LETTER: Mine rezoning decision
Posted: Friday, September 1, 2017 4:08 pm
by Carolyn Erdie of Fairplay, The Flume
How is that Fairplay is represented by two county commissioners from Bailey and one from Alma? And they are entrusted to determine the fate of Fairplay. The simple fact is that many of us cannot vote on any issue concerning us, because we are taxed, but we have no vote since our main domicile is elsewhere. Is that taxation without representation?
Thursday morning, Aug. 17, at 7 a.m., I drove from Colorado Springs to Fairplay to attend the county commissioners meeting and was aghast at the results of their decision to allow the rezoning of land from residential to mining. The decision is to the detriment of homeowners adjacent to the land in question. These people voiced their objections at the last meeting where the Colorado Parks and Wildlife, County Planning Department staff and the Park Planning Commission also expressed major concerns. The county commissioners who hail from Bailey and Alma had a script read by their lawyer and subsequently voted, without any discussion, to deny the homeowners their request.
It appears they had met privately and, it is my understanding, that is illegal.
At the commissioner’s meeting on July 27, the commissioner from Alma walked out in the middle of the meeting, right in front of a woman who had driven from Fort Collins and was giving a presentation.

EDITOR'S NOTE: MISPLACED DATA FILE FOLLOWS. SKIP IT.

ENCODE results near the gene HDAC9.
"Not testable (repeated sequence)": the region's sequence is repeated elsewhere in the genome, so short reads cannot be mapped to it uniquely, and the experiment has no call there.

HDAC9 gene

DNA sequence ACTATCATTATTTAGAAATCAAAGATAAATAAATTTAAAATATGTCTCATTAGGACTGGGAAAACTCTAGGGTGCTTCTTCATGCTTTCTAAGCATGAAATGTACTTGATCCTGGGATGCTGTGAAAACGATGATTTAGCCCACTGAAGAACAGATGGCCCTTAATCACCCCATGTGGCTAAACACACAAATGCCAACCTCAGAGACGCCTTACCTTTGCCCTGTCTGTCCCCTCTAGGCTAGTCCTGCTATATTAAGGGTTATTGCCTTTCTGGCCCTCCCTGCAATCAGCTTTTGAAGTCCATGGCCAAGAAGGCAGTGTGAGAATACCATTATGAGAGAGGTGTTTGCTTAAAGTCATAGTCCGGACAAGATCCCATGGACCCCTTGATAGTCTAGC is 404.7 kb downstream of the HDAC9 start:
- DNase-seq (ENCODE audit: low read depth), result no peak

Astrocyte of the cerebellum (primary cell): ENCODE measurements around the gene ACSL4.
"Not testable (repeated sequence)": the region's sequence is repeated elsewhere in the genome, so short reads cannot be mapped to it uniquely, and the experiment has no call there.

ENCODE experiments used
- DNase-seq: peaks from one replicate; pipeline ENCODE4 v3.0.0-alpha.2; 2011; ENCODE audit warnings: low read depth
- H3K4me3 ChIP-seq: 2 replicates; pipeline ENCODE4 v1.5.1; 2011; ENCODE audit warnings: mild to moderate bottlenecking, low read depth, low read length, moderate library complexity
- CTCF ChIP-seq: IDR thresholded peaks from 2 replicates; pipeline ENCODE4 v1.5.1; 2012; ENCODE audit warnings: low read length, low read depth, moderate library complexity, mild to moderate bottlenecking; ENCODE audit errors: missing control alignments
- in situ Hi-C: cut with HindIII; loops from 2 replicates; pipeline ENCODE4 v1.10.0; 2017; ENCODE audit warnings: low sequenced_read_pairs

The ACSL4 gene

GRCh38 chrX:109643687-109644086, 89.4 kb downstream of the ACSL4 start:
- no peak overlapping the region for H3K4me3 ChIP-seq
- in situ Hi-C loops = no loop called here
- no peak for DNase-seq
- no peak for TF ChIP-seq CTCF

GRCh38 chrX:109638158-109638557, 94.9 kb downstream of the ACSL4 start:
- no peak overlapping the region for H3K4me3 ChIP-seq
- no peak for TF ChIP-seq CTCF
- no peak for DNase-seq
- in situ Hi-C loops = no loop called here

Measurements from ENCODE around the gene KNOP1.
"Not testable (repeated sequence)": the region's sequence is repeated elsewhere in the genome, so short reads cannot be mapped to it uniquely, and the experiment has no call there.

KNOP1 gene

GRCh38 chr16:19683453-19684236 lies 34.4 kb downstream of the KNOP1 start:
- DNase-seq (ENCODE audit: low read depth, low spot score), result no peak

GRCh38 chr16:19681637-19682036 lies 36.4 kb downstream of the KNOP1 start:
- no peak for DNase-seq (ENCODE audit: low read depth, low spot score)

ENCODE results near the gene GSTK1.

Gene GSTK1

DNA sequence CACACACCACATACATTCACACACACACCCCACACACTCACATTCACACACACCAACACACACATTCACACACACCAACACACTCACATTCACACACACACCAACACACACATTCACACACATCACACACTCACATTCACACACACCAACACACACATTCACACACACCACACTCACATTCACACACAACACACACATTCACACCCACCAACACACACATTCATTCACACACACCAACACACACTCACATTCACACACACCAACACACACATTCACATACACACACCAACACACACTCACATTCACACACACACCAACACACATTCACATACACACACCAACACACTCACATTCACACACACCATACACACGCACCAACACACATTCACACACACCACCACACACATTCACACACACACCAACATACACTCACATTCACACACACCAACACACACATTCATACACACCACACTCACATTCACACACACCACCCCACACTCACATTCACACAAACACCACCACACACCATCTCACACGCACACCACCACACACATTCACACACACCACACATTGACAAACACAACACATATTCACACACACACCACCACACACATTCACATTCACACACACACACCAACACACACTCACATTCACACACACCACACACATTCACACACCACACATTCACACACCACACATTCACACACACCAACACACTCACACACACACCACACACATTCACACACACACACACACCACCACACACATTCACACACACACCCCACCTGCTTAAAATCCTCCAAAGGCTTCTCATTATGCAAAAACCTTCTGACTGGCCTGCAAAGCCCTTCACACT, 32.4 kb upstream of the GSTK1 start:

He mumbled that he had a dentist appointment. Dereliction of duty?
The desecration of the countryside, the noise at times which exceeds the acceptable decibel level, the dirt precipitated by trucks and the killing of hundreds of bristlecone pine trees is inexcusable, leaving behind piles of rock and disturbed terrain. All this is to benefit a reality TV show and gold. It is my understanding that there is a $200 fine for cutting down a single bristlecone pine. The meeting on Aug. 17 was disappointing, to say the least.
Representatives from Alma and Bailey clearly do not care about Fairplay, the livelihood of the locals, and their goal to make the town attractive to tourists. A huge mine is not beautiful or beneficial to that goal, while lowering property values as it impinges on the Town of Fairplay.